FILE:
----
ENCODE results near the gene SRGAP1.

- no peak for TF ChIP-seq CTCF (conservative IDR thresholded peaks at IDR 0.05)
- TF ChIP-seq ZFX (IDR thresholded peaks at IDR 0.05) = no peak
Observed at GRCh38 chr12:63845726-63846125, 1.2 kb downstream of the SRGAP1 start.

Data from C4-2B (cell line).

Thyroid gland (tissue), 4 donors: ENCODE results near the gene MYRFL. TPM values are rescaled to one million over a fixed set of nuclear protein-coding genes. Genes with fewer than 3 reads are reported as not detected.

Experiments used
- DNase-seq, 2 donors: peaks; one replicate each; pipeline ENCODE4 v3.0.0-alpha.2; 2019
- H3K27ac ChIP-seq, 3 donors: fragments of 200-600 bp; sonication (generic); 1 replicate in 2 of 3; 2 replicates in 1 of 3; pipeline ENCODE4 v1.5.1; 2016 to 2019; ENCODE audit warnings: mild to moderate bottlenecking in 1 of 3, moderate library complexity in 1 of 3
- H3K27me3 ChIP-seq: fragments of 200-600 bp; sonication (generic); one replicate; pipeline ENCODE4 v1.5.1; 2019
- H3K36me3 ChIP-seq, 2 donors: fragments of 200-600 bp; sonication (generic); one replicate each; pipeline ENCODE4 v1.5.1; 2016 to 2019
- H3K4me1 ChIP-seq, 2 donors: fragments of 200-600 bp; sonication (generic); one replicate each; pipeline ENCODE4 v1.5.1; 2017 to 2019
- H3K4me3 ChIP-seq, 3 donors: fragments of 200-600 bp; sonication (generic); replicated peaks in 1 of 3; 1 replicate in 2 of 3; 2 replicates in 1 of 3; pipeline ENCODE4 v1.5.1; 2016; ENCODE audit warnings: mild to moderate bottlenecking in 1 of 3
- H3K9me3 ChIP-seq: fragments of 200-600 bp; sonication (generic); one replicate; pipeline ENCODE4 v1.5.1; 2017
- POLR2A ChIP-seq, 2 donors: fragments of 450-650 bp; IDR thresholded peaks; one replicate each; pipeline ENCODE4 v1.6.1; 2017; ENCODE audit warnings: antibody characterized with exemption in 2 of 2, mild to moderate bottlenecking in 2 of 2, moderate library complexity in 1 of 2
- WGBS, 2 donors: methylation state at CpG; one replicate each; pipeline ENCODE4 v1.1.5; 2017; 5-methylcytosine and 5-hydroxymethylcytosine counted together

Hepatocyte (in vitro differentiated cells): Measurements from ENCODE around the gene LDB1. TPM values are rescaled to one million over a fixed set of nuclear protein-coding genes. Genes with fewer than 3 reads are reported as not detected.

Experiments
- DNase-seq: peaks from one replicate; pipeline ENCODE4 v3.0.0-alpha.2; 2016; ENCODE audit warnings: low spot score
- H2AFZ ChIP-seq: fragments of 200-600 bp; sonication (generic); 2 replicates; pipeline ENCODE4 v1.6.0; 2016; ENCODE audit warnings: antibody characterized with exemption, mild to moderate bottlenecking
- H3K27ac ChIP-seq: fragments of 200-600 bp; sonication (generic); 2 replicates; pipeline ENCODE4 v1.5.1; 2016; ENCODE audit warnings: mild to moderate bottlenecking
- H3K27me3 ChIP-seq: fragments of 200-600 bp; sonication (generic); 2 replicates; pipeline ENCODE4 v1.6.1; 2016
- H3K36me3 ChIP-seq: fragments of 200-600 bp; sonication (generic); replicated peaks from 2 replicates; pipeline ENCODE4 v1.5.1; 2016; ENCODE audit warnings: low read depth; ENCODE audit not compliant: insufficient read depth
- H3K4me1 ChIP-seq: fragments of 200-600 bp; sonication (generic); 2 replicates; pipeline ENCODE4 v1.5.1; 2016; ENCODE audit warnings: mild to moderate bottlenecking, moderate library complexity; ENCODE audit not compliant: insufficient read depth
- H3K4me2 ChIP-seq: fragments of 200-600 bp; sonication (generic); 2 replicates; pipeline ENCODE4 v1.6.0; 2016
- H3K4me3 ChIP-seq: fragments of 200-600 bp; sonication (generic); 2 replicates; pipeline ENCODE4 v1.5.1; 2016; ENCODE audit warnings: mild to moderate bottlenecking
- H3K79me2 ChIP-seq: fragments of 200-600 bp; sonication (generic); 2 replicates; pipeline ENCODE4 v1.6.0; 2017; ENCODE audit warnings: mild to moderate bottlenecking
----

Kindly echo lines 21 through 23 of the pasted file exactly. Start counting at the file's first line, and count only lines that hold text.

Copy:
- H3K27ac ChIP-seq: fragments of 200-600 bp; sonication (generic); 2 replicates; pipeline ENCODE4 v1.5.1; 2016; ENCODE audit warnings: mild to moderate bottlenecking
- H3K27me3 ChIP-seq: fragments of 200-600 bp; sonication (generic); 2 replicates; pipeline ENCODE4 v1.6.1; 2016
- H3K36me3 ChIP-seq: fragments of 200-600 bp; sonication (generic); replicated peaks from 2 replicates; pipeline ENCODE4 v1.5.1; 2016; ENCODE audit warnings: low read depth; ENCODE audit not compliant: insufficient read depth